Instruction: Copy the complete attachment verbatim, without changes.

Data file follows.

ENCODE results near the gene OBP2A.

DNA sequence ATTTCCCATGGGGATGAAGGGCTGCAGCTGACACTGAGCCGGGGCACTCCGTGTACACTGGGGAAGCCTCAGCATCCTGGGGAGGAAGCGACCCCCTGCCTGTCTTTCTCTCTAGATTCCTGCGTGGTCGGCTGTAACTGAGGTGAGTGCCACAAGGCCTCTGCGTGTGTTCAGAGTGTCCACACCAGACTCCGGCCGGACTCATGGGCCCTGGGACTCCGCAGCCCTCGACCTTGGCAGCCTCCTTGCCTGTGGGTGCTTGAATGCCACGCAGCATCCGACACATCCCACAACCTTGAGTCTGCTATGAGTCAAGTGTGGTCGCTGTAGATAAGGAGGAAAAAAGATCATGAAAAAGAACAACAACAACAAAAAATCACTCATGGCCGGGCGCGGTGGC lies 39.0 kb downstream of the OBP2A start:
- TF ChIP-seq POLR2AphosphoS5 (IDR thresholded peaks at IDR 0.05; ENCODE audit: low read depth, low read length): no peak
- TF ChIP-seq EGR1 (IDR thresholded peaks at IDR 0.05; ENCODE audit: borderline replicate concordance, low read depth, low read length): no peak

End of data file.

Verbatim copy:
ENCODE results near the gene OBP2A.

DNA sequence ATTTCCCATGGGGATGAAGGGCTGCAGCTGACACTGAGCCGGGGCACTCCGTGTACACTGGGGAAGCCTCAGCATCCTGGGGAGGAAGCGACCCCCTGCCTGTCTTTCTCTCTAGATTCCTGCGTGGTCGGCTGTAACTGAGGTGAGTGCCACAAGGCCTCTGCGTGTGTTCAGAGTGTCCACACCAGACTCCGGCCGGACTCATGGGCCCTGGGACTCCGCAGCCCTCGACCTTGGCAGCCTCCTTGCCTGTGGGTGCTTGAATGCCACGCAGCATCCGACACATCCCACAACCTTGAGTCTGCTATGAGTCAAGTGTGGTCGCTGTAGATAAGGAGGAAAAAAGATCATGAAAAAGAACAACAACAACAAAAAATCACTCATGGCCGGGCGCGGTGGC lies 39.0 kb downstream of the OBP2A start:
- TF ChIP-seq POLR2AphosphoS5 (IDR thresholded peaks at IDR 0.05; ENCODE audit: low read depth, low read length): no peak
- TF ChIP-seq EGR1 (IDR thresholded peaks at IDR 0.05; ENCODE audit: borderline replicate concordance, low read depth, low read length): no peak